Interactive Art: Don’t Talk To Strangers
Recently, I went to this intriguing art exhibition called ‘Don’t Talk To Strangers’ at Bridge Gallery Studio, off Karangahape Road. When I arrived after 10am (opening time), there was no one there, and was alerted to a note in the window to call a mobile – in this instance. I went away and returned 30 minutes later to find a welcoming young French woman who offered me tea. I declined, after just having coffee. There was a collection of eclectic objects on tin shelves, that all had a hand-written (personal) story attached, ranging from a thimble, painting, nail set, dried flower, postcard, book and so forth.
“Attendees can choose an existing object from the gallery to take home with them, in a sort of trade-like marketplace. Participants are also given the opportunity to write a small note to accompany their object, sharing its past, or its significance for its former owner. It’s all very sentimental.”
I wrote my note and left my object after discussing the content on the shelves (and their previous owners) with the curator. I always speak to strangers, including today when I asked a complete stranger to jump over my fence, as I had accidentally locked myself out of my house. Sometimes gifts are warranted, other times a kind exchange of words is ample for an ever-lasting memory.
Strangers can shape our world and alter our mood – for the better.
Review – NZ Artisan Producers Festival
After receiving an intriguing email, from ‘Farro Fresh’ about their up-and-coming “NZ Artisan Producers Festival” being held today – my foodie curiousness kicked-in.
I had previously purchased some Farro money, to the value of $20 in-store, as banknotes were unacceptable at the festival. This touch of fun, added to the community-feel and vibrance of the event.
Firstly, after securing a prime-positioned car park (within a stones-throw from the festival), I proceeded to the first welcoming artisan supplier. I tasted some delicious gratifying “Proper Hand-Cooked Crisps” in sea-salt that are made in Nelson. They are 100% natural, gluten-free, GMO-free and don’t leave you feeling guilty.
Right next door was “Catherine’s Block” wines from the Wairapa. Each (generous) serving was $5, poured by gregarious, smiley-faced staff that looked at me strangely, when I asked them if they have a twitter-handle. No they don’t – only Facebook and a website. No mentions or tweets on this occasion then!
From the $5 menu on offer; I decided to go with the pan-seared salmon fillet with kasundi & sheep yoghurt. Explosive flavours, great service, NZ salmon: sold, naturally. I also sampled a ‘kiwiana’ BBQ sirloin steak and rocket pride. The horseradish cream left my sinuses clear – that is for sure.
My pick of the “NZ Artisan Producers Festival” was the “Paleta” mini-ice blocks in Raspberries & cream. Served by Hayden, who spoke passionately and genuinely about their hand-crafted product: made from Fresh cream, Raspberries, Fresh milk, Organic cane sugar, Carob gum Natural flavour on a sustainable hoop-wood stick! So all-in-all: deliciousness and ice-block perfection.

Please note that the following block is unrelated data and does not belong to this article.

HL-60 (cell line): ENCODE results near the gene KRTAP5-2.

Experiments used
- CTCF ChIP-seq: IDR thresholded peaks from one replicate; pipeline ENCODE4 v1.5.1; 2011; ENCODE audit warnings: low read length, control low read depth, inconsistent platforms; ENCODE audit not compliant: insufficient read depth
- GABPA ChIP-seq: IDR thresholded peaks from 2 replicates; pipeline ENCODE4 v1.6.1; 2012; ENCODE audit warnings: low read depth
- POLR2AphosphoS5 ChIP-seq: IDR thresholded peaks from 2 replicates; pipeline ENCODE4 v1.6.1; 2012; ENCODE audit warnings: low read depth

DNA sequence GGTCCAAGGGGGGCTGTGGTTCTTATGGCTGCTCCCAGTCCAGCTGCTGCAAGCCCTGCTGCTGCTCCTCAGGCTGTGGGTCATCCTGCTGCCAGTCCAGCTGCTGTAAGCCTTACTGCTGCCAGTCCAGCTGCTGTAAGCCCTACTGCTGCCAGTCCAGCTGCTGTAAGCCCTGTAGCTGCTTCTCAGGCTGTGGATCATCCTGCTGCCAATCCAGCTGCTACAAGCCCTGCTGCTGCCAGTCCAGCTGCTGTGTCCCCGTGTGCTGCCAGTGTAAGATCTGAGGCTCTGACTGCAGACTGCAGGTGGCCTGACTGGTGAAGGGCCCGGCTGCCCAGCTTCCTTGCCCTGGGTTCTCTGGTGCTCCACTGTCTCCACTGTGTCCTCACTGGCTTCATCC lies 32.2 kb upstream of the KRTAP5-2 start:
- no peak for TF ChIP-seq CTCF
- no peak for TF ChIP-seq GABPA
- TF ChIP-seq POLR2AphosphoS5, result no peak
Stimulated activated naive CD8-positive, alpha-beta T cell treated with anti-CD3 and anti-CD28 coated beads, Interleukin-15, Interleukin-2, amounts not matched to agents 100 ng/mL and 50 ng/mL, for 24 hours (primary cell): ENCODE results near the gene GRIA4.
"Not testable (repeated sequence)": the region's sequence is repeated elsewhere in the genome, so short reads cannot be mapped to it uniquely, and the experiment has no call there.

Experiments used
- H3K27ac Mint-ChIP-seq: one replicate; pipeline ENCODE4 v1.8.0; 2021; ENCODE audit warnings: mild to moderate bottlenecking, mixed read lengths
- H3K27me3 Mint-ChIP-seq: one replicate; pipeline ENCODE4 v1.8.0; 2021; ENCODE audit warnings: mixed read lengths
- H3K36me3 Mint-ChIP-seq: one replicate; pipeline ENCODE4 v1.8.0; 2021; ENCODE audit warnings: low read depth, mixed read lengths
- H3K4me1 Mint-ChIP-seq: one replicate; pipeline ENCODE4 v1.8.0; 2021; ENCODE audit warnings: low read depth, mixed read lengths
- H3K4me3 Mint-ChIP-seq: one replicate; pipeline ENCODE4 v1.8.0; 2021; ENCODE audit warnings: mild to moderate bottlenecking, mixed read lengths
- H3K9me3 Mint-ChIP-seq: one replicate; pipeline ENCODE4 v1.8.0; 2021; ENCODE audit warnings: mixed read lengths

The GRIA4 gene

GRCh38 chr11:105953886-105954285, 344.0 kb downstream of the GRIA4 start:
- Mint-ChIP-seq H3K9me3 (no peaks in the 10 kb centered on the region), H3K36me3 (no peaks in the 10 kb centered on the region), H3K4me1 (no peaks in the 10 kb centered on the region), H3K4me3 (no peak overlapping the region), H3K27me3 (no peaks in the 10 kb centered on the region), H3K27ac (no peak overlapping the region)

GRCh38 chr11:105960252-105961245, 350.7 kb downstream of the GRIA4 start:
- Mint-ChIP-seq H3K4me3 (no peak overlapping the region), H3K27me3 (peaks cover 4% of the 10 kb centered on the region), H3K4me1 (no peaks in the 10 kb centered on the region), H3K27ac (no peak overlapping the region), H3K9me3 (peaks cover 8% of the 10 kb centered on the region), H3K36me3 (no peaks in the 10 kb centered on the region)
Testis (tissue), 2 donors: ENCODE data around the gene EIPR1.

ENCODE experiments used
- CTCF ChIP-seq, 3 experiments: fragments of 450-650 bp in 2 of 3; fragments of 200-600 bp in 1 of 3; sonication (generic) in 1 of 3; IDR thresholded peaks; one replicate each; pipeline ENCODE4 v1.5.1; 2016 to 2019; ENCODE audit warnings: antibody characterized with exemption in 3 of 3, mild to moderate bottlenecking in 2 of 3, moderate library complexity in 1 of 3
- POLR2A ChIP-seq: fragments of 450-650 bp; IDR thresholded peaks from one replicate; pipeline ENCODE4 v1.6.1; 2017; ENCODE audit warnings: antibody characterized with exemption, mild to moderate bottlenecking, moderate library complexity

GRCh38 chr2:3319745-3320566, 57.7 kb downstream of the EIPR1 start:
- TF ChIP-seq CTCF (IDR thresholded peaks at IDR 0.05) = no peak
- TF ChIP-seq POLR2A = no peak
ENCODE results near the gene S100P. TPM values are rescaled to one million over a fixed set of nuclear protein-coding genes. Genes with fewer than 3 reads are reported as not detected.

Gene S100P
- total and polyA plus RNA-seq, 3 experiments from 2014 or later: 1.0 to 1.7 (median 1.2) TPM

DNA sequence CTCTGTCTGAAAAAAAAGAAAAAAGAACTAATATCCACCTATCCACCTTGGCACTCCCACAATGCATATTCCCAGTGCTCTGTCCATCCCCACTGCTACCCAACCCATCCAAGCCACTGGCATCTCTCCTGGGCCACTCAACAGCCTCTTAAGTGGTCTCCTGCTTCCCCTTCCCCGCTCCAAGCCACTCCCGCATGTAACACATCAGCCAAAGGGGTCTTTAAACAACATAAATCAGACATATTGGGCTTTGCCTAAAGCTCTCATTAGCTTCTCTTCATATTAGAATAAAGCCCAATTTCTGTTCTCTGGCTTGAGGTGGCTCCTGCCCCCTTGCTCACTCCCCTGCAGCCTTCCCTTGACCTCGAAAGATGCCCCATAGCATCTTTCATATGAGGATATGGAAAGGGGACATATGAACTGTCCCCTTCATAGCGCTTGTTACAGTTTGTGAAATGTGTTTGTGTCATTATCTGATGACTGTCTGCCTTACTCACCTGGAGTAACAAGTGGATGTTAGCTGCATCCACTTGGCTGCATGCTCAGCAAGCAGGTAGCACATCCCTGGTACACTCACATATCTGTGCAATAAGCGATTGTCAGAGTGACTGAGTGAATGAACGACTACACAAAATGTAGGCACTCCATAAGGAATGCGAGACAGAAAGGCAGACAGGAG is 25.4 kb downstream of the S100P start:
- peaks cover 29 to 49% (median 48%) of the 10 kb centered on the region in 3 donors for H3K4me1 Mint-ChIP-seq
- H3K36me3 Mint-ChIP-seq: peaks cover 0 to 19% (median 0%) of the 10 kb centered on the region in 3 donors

After yelping, tweeting and instagramming – I left the festival with a tummy-full of contentedness.
Got #Jelly App Yet?
This engaging platform/app called “Jelly” is a new way to search and seek information, through the knowledge of others, by connecting with your (social) networks: Facebook and Twitter.
Biz Stone (Twitter Cofounder) and Ben Finkel would like to “make the world a more empathetic place” to live.
After downloading the app, you take a photo of something and send your question out to your network, simply asking your friends and followers what/where/who it is.
Hot or not?
LOVE Questionnaire Meets Vine
Yelp: Are You Checking In?
Last night I attended the first ‘Yelp’ Elite event in Auckland, along with 50 other yelpers that regularly review, check-in and tip about restaurants, cafes, bars and other cool, or not so cool places, to acquaint.
The difference with ‘Yelp’ is that it is a consumer-driven experience, so you are getting ‘real time’ reviews about people’s experience.
Mexico restaurant hosted the event, facilitating a ‘Margarita Masterclass’ which proved entertaining and interactive, to my betterment.
Yelp is a social media platform available on app or desktop, for you to voice your (personal) feedback – on all the places you visit, in 22 countries, to date.
It’s super cool.
Do You Know Your Neighbour?
Have we become too aloof, unfriendly, introverted or just never think about, who we live next door to anymore? I have not known my neighbour for years, even decades, literally.
What happened to (those days) when you introduced yourself to the person that just moved in, across the street, or the apartment that is a stone throw from yours. A simple ‘hello’ or ‘great to meet you’. Never happens, too busy maybe?
Now when I can’t find my friend in the house, I text her. No longer do I yell or persevere to look for them – I just pick up my smartphone, and type in what I need to know.
Crazy. So what has happened to the art of communication with our neighbours? Has this time expired?